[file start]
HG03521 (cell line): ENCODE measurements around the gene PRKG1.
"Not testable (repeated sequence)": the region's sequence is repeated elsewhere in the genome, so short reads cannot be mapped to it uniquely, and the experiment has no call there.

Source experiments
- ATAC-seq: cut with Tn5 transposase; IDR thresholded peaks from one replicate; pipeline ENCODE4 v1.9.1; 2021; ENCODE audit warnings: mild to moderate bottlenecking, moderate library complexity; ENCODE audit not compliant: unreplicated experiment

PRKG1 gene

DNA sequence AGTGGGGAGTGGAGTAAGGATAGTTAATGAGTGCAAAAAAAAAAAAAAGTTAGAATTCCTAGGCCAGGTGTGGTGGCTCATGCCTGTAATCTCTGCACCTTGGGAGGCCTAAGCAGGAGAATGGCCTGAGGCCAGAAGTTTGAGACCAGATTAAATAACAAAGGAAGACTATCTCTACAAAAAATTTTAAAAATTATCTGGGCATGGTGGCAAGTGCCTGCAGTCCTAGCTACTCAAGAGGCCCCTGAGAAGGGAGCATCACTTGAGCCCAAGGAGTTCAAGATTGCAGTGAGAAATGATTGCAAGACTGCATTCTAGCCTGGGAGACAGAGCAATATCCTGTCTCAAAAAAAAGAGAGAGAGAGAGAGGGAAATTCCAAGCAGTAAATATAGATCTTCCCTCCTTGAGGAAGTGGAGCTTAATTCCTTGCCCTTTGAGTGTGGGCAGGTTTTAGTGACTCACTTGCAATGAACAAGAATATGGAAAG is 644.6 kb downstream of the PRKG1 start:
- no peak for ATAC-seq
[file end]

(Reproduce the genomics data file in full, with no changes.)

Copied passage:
HG03521 (cell line): ENCODE measurements around the gene PRKG1.
"Not testable (repeated sequence)": the region's sequence is repeated elsewhere in the genome, so short reads cannot be mapped to it uniquely, and the experiment has no call there.

Source experiments
- ATAC-seq: cut with Tn5 transposase; IDR thresholded peaks from one replicate; pipeline ENCODE4 v1.9.1; 2021; ENCODE audit warnings: mild to moderate bottlenecking, moderate library complexity; ENCODE audit not compliant: unreplicated experiment

PRKG1 gene

DNA sequence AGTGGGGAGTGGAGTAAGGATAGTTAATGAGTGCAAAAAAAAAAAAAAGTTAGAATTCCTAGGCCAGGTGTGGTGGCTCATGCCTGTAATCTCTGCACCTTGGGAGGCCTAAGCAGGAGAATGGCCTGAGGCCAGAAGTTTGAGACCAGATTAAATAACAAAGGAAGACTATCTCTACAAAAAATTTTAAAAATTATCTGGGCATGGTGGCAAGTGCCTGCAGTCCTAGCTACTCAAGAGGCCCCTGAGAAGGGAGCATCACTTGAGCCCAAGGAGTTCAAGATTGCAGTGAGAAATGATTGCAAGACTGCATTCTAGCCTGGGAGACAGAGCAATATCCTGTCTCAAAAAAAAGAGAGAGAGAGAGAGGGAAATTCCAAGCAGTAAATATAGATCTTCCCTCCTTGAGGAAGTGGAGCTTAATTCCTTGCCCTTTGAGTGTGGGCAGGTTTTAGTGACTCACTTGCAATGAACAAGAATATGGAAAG is 644.6 kb downstream of the PRKG1 start:
- no peak for ATAC-seq